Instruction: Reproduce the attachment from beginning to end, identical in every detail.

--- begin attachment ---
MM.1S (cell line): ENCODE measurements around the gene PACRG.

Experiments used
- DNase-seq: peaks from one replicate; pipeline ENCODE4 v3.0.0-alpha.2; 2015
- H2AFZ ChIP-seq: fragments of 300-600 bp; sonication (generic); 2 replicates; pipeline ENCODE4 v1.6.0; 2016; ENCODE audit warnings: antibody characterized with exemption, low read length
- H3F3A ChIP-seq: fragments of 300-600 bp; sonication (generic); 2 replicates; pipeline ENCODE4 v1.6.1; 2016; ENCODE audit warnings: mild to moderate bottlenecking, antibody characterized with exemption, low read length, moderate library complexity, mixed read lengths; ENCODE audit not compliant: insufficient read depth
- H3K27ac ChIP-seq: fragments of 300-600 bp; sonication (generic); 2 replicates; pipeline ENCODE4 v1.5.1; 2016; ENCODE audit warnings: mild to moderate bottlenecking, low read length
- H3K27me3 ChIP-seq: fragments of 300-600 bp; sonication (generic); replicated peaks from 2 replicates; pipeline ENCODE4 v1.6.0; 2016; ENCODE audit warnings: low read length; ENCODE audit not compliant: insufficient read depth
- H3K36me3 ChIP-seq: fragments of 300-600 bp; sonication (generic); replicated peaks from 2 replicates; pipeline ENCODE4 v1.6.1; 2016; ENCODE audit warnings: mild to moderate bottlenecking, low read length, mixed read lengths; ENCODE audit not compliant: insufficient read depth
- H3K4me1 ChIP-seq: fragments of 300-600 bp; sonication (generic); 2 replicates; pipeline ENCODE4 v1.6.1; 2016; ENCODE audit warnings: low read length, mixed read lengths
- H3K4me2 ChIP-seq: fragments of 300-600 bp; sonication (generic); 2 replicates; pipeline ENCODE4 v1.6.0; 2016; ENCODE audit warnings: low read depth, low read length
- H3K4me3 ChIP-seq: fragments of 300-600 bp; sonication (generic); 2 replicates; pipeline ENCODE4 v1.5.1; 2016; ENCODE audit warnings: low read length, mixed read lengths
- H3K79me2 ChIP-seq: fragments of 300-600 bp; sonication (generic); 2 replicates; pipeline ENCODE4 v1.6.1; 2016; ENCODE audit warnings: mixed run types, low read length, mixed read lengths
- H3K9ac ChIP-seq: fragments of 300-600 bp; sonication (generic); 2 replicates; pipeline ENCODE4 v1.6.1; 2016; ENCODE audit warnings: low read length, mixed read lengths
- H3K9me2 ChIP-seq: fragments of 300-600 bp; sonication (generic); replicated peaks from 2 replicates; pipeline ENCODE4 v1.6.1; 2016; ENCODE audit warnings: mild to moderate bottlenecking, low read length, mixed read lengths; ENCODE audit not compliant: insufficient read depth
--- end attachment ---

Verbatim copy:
MM.1S (cell line): ENCODE measurements around the gene PACRG.

Experiments used
- DNase-seq: peaks from one replicate; pipeline ENCODE4 v3.0.0-alpha.2; 2015
- H2AFZ ChIP-seq: fragments of 300-600 bp; sonication (generic); 2 replicates; pipeline ENCODE4 v1.6.0; 2016; ENCODE audit warnings: antibody characterized with exemption, low read length
- H3F3A ChIP-seq: fragments of 300-600 bp; sonication (generic); 2 replicates; pipeline ENCODE4 v1.6.1; 2016; ENCODE audit warnings: mild to moderate bottlenecking, antibody characterized with exemption, low read length, moderate library complexity, mixed read lengths; ENCODE audit not compliant: insufficient read depth
- H3K27ac ChIP-seq: fragments of 300-600 bp; sonication (generic); 2 replicates; pipeline ENCODE4 v1.5.1; 2016; ENCODE audit warnings: mild to moderate bottlenecking, low read length
- H3K27me3 ChIP-seq: fragments of 300-600 bp; sonication (generic); replicated peaks from 2 replicates; pipeline ENCODE4 v1.6.0; 2016; ENCODE audit warnings: low read length; ENCODE audit not compliant: insufficient read depth
- H3K36me3 ChIP-seq: fragments of 300-600 bp; sonication (generic); replicated peaks from 2 replicates; pipeline ENCODE4 v1.6.1; 2016; ENCODE audit warnings: mild to moderate bottlenecking, low read length, mixed read lengths; ENCODE audit not compliant: insufficient read depth
- H3K4me1 ChIP-seq: fragments of 300-600 bp; sonication (generic); 2 replicates; pipeline ENCODE4 v1.6.1; 2016; ENCODE audit warnings: low read length, mixed read lengths
- H3K4me2 ChIP-seq: fragments of 300-600 bp; sonication (generic); 2 replicates; pipeline ENCODE4 v1.6.0; 2016; ENCODE audit warnings: low read depth, low read length
- H3K4me3 ChIP-seq: fragments of 300-600 bp; sonication (generic); 2 replicates; pipeline ENCODE4 v1.5.1; 2016; ENCODE audit warnings: low read length, mixed read lengths
- H3K79me2 ChIP-seq: fragments of 300-600 bp; sonication (generic); 2 replicates; pipeline ENCODE4 v1.6.1; 2016; ENCODE audit warnings: mixed run types, low read length, mixed read lengths
- H3K9ac ChIP-seq: fragments of 300-600 bp; sonication (generic); 2 replicates; pipeline ENCODE4 v1.6.1; 2016; ENCODE audit warnings: low read length, mixed read lengths
- H3K9me2 ChIP-seq: fragments of 300-600 bp; sonication (generic); replicated peaks from 2 replicates; pipeline ENCODE4 v1.6.1; 2016; ENCODE audit warnings: mild to moderate bottlenecking, low read length, mixed read lengths; ENCODE audit not compliant: insufficient read depth